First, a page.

Robert Rauschenberg was one of the front-runners of the Neo-Dada, a group of artists that counted Jasper Johns and John Cage among its ranks, and found the inspiration for their revolution from the astounding artistic nose-thumbing of the likes of Marcel Duchamp and the rest of the original Dada. Rauschenberg famously stated once that he developed his style by doing “exactly the reverse” of what his instructor and renowned Bauhaus artist, Josef Albers taught him to do. He silently and successfully broke up the standards and practices of the world of modern art, and he went on to not only make great artistic works, but to change what we thought of, and the way we thought of art. Like it or not, Robert Rauschenberg’s fingerprints are on every piece of art to appear in the last sixty years. He was creating elaborate mixed media collage half a century before you were “decoupage-ing” magazine clippings to a piece of plywood in your bedroom. He was shocking the world with his use of the taxidermy of a bald eagle in his masterpiece “Canyon” long before Damian Hirst was filling fish tanks with formaldehyde. And who knows, without Rauschenberg’s initial incorporation and exploitation of images from pop-culture in his artwork, Andy Warhol may have never even gotten the chance to leave Pittsburgh or drop the Polish “a” from the end of his birth name.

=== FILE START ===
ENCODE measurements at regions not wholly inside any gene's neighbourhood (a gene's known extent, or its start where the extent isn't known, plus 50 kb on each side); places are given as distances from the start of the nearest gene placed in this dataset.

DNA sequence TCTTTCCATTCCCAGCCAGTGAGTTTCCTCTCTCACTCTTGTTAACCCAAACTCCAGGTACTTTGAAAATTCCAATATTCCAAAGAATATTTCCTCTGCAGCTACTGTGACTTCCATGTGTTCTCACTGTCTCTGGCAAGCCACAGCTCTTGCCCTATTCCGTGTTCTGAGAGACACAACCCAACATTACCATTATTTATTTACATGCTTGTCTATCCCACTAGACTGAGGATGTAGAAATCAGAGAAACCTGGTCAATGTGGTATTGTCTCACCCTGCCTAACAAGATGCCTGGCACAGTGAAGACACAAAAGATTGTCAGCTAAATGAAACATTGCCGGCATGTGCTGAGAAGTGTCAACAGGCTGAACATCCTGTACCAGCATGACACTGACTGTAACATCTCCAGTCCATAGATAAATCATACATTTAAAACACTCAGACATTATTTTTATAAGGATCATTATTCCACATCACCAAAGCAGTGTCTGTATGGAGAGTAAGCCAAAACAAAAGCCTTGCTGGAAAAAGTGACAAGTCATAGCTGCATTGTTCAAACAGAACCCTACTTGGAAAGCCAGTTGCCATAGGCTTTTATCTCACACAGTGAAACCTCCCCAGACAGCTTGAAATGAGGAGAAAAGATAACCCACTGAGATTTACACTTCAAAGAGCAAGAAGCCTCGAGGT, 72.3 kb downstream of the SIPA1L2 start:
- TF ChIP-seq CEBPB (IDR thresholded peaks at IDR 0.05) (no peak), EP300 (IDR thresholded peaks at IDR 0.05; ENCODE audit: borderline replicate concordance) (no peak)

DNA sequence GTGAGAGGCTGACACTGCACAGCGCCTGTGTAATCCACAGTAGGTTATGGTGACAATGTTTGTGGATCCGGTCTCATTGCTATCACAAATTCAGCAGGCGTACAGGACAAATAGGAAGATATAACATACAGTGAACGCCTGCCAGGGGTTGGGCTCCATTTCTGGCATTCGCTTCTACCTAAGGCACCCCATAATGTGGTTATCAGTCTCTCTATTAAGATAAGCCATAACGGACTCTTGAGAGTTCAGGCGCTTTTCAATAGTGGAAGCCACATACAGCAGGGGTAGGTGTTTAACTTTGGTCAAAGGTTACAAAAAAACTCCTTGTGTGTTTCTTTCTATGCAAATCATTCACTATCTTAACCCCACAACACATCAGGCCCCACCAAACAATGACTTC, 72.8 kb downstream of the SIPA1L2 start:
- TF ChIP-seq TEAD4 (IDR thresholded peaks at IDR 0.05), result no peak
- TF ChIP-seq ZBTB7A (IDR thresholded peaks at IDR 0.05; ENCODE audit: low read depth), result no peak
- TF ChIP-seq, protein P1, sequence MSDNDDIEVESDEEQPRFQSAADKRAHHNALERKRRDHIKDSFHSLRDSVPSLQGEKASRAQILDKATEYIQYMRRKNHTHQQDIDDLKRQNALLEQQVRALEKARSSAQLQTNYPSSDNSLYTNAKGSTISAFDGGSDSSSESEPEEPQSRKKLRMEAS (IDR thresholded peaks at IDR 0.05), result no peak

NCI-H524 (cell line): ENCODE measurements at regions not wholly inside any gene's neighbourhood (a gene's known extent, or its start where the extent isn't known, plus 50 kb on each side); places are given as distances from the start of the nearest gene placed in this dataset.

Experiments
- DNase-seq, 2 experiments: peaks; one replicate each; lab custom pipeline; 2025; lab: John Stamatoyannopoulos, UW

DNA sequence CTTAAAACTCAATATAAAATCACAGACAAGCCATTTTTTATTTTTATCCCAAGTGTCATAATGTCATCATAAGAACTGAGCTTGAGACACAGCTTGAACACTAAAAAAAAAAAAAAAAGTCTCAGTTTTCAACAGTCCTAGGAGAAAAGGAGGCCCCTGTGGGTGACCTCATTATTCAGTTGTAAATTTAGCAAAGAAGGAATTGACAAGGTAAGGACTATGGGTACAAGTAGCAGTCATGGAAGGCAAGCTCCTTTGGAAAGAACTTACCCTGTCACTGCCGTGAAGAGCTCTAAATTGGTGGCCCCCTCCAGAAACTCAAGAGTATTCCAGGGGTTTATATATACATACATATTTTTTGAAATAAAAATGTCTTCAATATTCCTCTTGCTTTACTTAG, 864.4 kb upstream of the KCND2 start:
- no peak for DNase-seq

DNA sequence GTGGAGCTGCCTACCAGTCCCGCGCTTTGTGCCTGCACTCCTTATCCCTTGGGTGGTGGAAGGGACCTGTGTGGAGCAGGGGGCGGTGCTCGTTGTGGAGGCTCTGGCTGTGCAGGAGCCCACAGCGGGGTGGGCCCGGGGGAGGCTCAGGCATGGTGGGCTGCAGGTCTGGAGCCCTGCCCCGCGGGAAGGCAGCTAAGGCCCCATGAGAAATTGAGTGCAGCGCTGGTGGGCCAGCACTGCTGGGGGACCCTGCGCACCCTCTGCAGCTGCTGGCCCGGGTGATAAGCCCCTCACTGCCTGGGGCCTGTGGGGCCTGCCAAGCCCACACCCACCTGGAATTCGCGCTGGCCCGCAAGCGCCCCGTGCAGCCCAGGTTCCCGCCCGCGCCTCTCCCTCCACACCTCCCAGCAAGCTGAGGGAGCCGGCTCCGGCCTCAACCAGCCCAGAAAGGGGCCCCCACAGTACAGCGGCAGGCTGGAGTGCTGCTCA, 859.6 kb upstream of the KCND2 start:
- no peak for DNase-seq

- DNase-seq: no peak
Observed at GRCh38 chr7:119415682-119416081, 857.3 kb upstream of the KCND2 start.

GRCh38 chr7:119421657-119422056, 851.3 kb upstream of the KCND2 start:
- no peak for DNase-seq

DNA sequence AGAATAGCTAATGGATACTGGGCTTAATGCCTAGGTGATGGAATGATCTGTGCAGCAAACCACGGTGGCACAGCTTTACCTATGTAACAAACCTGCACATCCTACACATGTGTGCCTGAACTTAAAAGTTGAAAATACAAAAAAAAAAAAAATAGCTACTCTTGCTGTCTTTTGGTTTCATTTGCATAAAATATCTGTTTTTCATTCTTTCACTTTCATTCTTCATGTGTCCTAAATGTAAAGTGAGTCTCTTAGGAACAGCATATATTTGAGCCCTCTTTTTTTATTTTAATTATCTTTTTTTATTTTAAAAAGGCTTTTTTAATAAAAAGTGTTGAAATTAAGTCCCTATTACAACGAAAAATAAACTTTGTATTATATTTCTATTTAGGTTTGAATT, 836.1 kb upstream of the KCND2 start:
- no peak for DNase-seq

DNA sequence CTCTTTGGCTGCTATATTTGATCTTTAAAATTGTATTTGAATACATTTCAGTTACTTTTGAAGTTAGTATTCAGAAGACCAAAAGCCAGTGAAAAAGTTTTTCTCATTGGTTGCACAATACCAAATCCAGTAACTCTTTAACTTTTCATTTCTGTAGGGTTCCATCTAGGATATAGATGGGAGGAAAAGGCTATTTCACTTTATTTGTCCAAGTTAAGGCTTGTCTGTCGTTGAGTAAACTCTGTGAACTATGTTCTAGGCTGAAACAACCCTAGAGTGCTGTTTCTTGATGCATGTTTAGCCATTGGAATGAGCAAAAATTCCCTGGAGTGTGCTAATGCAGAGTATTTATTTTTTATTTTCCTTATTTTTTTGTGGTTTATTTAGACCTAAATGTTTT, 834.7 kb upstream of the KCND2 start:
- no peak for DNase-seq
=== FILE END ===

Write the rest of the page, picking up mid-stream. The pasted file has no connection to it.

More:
Our twenty-two minutes were up, and Casey and I finally had to leave when the MOMA chimed for closing time. After being pried off of those unassuming white prints by an impatient security guard, we began filing silently out of the museum with the rest of the appreciators. It never crossed our minds that we didn’t get a chance to see a Picasso or a Monet. We didn’t think about the rooms filled with Cézannes, Gauguins and Mondrians that we never even set foot in. Even though we only saw about ten percent of the titanic museum before our blitzkrieg came to a screeching halt at the feet of Rauschenberg’s prints, we walked out of the MOMA that evening feeling like we had seen it all.
Less than a month later, I was on the phone, tears in my eyes, begging my mother to fly me home to Florida, to break me out of the city that broke me. She refused, she wasn’t going to clean up the mess I made, she just told me to fix what I broke with my brother and make the best of the time I had left. By the end of the summer, after more trouble and bigger mistakes, I did. My brother and I became closer than ever after our trial by fire, and New York City and I managed to establish a healthy working relationship that still exists today. Though I had no idea at the time how that short season would shape me into an adult, and I was most certainly clueless to the impact that those small prints would have on my artistic growth long down the line, I look back on the mistakes and events of that summer, and I count those days as the last flickering days of my childhood, and when I think of the twenty-two minutes I had, standing silent in front of those simple Rauschenberg prints, I can clearly see how I ended up where I am today, fixed firmly in a life working in art.
Robert Rauschenberg died today at his home in Lee County, Florida at the age of 82.
May he rest in peace.